Cl conductance of the apical membrane of airway epithelial cells has properties of a passive diffusion mechanism but is decreased by inhibition of oxidative metabolism. Recent reports that cAMP-dependent Cl-conductance also requires ATP at the intracellular domains of the cystic fibrosis transmembrane conductance regulator (CFTR) suggest that ATP concentration could mediate metabolic regulation of Cl- conductance. However, metabolic inhibitors affect processes other than ATP free energy levels, including notably the metabolic pathways that set the redox potential of pyridine nucleotides within the cell. We have investigated the possibility that CFTR- mediated Cl- conductance is affected by the ratio of oxidized to reduced intracellular pyridine nucleotides. CFTR was expressed in airway and heterologous cells and studied under whole cell voltage clamp conditions, which permitted the intracellular NAD(P)+/NAD(P)H ratio to be varied independently of ATP concentration. In three cell types expressing CFTR, whole cell dialysis with reduced pyridine nucleotides inhibited activation of Cl- currents by forskolin and 8-(4-chlorophenylthio)-cAMP (CPT-cAMP), whereas dialysis with oxidized pyridines increased both basal and stimulated CFTR-mediated Cl-conductance. In cell-attached membrane patches, the open probability of 5-6-picosiemens Cl- channels that had been activated by forskolin and CPT-cAMP was further and reversibly increased by permeant oxidants. Neither swelling-induced whole cell K+ currents in CFTR-expressing cells nor swelling-induced whole cell Cl- currents in multidrug resistance protein-expressing cells were affected by NADPH. Pyridine nucleotide redox potential had little effect on phosphorylation of histone by protein kinase A. We conclude that CFTR Cl- conductance function can be modulated by pyridine nucleotide redox potential. This effect points to the existence of a mechanism or mechanisms by which cytosolic nucleotides other than ATP can affect plasma membrane Cl- conductance and may help explain how a passive ion conductance is linked to cellular energy metabolism.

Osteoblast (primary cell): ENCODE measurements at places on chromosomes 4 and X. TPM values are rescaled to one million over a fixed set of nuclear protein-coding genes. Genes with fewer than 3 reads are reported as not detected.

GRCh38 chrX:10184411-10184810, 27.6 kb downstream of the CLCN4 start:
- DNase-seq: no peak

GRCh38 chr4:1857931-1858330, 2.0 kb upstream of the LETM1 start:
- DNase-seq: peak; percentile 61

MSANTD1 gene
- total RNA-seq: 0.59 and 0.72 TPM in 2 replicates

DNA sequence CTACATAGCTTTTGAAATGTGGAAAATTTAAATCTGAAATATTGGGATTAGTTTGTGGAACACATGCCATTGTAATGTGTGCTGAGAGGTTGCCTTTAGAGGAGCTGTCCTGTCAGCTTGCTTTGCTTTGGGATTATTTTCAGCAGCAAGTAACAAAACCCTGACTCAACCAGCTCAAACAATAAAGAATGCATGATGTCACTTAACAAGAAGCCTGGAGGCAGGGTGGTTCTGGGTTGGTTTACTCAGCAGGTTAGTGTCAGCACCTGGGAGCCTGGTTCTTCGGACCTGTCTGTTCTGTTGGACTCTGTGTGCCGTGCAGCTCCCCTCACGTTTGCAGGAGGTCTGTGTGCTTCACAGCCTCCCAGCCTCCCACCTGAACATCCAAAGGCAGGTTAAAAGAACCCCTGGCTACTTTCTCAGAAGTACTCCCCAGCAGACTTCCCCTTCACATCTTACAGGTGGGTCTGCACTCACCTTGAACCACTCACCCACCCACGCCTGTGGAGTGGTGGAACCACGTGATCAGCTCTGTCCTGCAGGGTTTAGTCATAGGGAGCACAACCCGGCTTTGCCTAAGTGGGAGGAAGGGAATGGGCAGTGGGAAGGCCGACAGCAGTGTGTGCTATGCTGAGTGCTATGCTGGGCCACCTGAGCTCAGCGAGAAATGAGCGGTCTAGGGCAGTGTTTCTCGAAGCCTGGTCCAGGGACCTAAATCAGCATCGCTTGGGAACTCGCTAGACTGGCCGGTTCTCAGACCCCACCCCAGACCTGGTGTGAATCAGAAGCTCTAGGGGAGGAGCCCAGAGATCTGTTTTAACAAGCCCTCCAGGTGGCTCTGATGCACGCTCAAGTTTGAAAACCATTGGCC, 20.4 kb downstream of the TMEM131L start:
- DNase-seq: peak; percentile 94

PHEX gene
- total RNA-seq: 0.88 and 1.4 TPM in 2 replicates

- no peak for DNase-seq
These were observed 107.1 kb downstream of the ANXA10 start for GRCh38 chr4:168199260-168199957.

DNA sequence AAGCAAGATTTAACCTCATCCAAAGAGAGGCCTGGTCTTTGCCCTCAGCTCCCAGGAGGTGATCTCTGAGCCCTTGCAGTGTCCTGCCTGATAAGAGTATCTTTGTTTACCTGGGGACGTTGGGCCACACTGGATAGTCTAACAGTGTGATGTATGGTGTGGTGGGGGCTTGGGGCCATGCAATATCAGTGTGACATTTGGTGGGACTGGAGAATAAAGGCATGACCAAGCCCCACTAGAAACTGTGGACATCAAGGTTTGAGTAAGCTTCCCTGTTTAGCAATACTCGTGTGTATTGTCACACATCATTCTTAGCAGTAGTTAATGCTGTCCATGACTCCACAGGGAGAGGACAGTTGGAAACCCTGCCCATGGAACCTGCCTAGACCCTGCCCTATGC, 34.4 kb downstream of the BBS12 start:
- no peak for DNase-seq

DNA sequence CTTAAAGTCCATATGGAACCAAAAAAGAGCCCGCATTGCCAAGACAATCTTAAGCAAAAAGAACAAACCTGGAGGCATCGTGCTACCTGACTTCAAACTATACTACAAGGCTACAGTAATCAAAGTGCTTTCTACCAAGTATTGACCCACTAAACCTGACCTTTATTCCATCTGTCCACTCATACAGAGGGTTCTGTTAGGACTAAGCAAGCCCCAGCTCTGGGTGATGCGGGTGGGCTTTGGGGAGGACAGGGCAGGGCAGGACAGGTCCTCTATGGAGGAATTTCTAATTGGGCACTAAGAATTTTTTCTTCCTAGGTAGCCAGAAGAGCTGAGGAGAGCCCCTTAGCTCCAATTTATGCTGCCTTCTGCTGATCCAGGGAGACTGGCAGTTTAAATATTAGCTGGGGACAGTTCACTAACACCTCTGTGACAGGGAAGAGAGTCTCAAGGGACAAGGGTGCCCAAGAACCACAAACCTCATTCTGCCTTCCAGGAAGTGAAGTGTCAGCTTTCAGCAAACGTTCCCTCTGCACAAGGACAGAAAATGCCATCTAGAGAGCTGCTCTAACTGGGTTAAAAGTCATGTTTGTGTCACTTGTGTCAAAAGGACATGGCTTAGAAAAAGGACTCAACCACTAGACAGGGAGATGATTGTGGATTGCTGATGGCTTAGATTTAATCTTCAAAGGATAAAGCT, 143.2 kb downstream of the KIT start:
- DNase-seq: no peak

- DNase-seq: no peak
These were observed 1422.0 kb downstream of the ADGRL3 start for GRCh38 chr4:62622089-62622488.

|Number of pages||8|
|Journal||Journal of Biological Chemistry|
|Publication status||Published - Mar 25 1994|
ASJC Scopus subject areas
- Molecular Biology
- Cell Biology